5/25/2005 – Editorials



By Richard Peterson

Here are some interesting items from the Internet:
A good time to keep your mouth shut is when you’re in deep water.
How come it takes so little time for a child who is afraid of the dark to become a teenager who wants to stay out all night?
Business conventions are important because they demonstrate how many people a company can operate without.
Why is it that at class reunions you feel younger than everyone else looks?
Scratch a dog and you’ll find a permanent job.
No one has more driving ambition than the boy who wants to buy a car.
There are no new sins . . . the old ones just get more publicity.
There are worse things than getting a call for a wrong number at 4 a.m. It could be a right number.
Think about this . . . No one ever says "It’s only a game" when his team is winning.
Money will buy a fine dog, but only kindness will make him wag his tail.
The nicest thing about the future is that it always starts tomorrow.
If you don’t have a sense of humor, you probably don’t have any sense at all.
Seat belts are not as confining as wheelchairs.
I’ve reached the age where the happy hour is a nap.
Be careful reading the fine print. There’s no way you’re going to like it.
The trouble with bucket seats is that not everybody has the same size bucket.
Do you realize that in about 40 years, we’ll have thousands of old ladies running around with tattoos?
Money can’t buy happiness — but somehow it’s more comfortable to cry in a Corvette than in a Yugo.
After a certain age, if you don’t wake up aching in every joint, you are probably dead.
—000—
Like me, Allen Stock at The Independent in Carrington uses items from the Internet. His column a couple weeks ago was about too much thinking.
Someone has been doing a lot of thinking as these statements testify:
I was thinking about how the status symbols of today are those mini-photos that everyone has clipped on. I can’t afford one so I’m wearing my garage door opener.
I spent a fortune on deodorant before I realized that people don’t like me anyway.
I was thinking that women should put pictures of missing husbands on beer cans!
I was thinking about old age and decided that it is when you still have something on the ball but you are just too tired to bounce it.
I thought about making a movie for folks my age and call it "Pumping Rust."
I have gotten that dreaded furniture disease . . . That’s when your chest is falling into your drawers!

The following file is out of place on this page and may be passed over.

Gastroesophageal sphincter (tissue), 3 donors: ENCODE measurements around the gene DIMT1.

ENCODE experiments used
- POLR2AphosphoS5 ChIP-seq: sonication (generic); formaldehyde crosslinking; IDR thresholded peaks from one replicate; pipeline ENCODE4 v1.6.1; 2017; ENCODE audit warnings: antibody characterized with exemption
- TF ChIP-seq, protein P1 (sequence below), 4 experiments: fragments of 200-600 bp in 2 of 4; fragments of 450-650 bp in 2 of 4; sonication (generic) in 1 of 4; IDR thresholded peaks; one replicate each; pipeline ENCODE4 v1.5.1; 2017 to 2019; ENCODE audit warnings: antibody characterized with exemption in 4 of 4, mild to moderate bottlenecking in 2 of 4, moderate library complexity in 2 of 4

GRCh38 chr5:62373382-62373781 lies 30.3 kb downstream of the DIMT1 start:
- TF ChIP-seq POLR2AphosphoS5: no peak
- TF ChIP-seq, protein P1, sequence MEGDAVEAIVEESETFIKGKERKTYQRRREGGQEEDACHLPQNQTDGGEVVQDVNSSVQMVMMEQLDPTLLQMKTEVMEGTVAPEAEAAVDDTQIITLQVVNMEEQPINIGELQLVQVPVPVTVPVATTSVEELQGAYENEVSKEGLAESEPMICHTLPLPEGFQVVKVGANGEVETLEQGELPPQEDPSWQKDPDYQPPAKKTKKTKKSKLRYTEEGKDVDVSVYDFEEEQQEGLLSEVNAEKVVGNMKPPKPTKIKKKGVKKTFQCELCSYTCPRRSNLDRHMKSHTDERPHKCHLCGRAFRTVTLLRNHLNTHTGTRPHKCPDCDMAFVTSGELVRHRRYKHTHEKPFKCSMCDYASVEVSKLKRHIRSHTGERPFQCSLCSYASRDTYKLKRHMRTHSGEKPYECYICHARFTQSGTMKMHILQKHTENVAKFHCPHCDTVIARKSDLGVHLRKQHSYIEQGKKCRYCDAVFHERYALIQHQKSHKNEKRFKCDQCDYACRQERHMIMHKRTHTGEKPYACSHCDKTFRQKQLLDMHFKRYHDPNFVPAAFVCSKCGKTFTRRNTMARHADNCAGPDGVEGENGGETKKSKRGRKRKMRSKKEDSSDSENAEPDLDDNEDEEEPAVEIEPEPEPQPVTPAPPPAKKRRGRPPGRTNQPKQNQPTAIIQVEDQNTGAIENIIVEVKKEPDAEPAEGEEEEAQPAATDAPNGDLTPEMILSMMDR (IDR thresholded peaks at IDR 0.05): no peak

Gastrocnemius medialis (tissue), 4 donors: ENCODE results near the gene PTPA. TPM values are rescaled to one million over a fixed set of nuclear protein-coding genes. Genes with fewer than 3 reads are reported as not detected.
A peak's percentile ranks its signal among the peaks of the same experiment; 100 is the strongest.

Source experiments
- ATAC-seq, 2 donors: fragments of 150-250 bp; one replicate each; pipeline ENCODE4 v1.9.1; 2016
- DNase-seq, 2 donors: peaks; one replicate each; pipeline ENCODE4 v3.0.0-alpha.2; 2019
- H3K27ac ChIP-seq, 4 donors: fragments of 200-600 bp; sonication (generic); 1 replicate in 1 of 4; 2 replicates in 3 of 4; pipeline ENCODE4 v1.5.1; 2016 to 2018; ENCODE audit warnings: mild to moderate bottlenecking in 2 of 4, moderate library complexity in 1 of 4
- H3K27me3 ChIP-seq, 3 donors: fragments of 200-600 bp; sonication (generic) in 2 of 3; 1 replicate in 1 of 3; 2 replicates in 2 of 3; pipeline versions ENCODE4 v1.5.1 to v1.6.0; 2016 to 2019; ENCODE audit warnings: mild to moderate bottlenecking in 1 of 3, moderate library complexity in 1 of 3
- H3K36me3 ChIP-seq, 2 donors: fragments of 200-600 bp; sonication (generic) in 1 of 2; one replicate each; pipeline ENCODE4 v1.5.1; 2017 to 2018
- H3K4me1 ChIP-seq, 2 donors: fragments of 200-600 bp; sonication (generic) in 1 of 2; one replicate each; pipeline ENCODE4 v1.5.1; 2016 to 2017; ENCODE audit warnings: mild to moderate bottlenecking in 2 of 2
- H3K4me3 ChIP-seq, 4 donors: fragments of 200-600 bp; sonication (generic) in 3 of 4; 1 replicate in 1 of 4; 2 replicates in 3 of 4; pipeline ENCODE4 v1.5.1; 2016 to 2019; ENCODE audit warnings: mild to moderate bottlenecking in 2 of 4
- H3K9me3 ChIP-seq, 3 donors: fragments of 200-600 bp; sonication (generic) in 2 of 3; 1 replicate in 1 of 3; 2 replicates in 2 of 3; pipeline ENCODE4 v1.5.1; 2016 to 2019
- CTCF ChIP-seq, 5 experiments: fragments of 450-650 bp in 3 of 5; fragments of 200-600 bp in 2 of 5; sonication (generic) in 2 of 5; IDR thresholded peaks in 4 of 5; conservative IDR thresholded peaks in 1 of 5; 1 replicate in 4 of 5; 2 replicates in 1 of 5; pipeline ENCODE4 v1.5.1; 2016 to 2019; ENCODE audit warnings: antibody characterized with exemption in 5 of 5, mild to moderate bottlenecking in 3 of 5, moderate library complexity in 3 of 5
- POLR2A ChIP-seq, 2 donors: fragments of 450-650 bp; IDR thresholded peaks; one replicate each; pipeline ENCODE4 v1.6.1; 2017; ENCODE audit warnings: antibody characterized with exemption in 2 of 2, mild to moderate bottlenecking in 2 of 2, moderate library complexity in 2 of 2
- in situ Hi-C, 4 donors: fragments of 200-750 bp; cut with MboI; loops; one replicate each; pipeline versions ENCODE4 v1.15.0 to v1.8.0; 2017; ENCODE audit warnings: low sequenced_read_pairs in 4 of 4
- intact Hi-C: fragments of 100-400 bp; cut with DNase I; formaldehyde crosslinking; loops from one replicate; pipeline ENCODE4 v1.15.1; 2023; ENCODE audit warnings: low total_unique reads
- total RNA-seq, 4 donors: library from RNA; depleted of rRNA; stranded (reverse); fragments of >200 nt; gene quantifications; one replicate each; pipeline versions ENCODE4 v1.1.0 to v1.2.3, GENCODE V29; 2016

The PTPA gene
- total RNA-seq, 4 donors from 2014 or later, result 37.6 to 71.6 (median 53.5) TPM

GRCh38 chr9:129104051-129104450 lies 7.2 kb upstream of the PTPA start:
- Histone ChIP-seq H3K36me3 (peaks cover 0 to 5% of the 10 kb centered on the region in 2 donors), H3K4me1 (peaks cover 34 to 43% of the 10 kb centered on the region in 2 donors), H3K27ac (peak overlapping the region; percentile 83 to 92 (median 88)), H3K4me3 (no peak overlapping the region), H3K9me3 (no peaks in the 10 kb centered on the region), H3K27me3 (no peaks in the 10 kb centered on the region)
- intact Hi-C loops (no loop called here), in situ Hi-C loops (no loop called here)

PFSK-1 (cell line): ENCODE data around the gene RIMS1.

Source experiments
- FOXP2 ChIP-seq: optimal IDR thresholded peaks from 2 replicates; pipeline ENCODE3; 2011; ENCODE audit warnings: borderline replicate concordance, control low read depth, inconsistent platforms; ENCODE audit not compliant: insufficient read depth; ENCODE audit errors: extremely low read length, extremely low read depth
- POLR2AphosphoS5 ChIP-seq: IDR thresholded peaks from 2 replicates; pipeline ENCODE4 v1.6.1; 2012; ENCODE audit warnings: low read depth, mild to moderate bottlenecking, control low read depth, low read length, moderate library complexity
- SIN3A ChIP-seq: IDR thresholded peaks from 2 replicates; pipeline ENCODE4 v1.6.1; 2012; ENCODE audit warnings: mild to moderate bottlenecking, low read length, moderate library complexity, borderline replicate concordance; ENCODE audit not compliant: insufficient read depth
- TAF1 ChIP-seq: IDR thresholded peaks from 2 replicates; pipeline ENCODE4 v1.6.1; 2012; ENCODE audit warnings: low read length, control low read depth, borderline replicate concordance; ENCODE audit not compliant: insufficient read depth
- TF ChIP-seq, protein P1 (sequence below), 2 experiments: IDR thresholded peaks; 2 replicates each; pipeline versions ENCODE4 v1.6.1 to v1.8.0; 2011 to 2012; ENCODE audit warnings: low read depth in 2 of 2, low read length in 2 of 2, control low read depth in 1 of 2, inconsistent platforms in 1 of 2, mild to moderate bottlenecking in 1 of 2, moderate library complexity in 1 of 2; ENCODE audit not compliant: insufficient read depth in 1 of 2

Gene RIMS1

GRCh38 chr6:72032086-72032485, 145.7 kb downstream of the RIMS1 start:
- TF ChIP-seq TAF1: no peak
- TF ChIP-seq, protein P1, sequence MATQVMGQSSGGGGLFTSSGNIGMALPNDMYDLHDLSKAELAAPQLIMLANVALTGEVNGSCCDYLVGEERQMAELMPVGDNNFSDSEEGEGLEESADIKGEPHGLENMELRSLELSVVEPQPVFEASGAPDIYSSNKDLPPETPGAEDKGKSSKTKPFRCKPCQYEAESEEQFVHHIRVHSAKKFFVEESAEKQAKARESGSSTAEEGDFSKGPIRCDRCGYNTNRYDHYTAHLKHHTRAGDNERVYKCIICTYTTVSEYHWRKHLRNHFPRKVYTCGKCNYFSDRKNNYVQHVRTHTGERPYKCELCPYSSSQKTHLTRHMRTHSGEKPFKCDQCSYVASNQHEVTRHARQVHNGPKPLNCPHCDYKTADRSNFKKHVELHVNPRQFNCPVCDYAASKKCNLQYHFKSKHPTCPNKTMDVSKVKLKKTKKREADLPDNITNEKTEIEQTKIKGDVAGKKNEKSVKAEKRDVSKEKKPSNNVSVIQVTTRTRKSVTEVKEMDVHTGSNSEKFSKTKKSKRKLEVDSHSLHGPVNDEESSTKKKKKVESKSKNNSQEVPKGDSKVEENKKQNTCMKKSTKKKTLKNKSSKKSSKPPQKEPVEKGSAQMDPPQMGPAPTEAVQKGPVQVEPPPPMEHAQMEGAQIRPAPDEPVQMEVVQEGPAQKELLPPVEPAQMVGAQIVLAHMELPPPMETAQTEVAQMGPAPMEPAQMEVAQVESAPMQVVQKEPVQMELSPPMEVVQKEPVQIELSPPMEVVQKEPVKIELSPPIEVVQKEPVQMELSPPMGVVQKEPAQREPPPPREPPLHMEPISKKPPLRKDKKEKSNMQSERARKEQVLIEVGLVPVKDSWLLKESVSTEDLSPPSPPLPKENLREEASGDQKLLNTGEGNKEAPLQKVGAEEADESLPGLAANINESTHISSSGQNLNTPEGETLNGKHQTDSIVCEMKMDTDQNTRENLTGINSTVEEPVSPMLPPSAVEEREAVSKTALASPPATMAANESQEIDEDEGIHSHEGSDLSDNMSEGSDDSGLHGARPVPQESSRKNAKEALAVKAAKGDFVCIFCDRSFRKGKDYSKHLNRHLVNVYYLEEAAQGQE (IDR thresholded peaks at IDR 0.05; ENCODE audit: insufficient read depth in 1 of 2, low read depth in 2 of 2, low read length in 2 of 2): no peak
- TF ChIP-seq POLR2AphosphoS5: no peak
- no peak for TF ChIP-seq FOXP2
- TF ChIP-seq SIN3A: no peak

When people see my cat’s litter box, they always say, "Oh, have you got a cat?" Just once I want to say, "No, it’s for company."
I thought about how mothers feed their babies with little tiny spoons and forks so I wonder what Chinese mothers use. Perhaps toothpicks?
Why do they put pictures of criminals in the post office? What are we supposed to do? Write to these people? Why don’t they just put their pictures on postage stamps so the mailmen could look for them while they deliver the mail?
I was thinking about how people seem to read the Bible a whole lot more as they get older. Then it dawned on me. They are cramming for their finals.
—000—
Three dead bodies turn up at the mortuary, all with big smiles on their faces. The coroner calls the police to tell them what has happened.
The coroner tells the inspector: "First body is a 72-year-old Frenchman. He died of heart failure while with his mistress. Hence the enormous smile."
"The second body is an Irishman, 25 years of age. He won $1,000 dollars on the lottery and spent it all on whisky. He died of alcohol poisoning, hence the smile."
The inspector asked, "What of the third body?"
"Ah," says the coroner, "This is the most unusual one. Ole Swenson, Norwegian from North Dakota, 30, struck by lightning."
"Why is he smiling then?" inquires the inspector.
"He thought he was having his picture taken."
—000—
Three friends from the local congregation were asked "When you’re in your casket, and friends and congregation members are mourning over you, what would you like them to say?
Artie said: "I would like them to say I was a wonderful husband, a fine spiritual leader, and a great family man."
Eugene commented: "I would like them to say I was a wonderful teacher and servant of God who made a huge difference in people’s lives."
Don said: "I’d like them to say, ‘Look, he’s moving!’ ".


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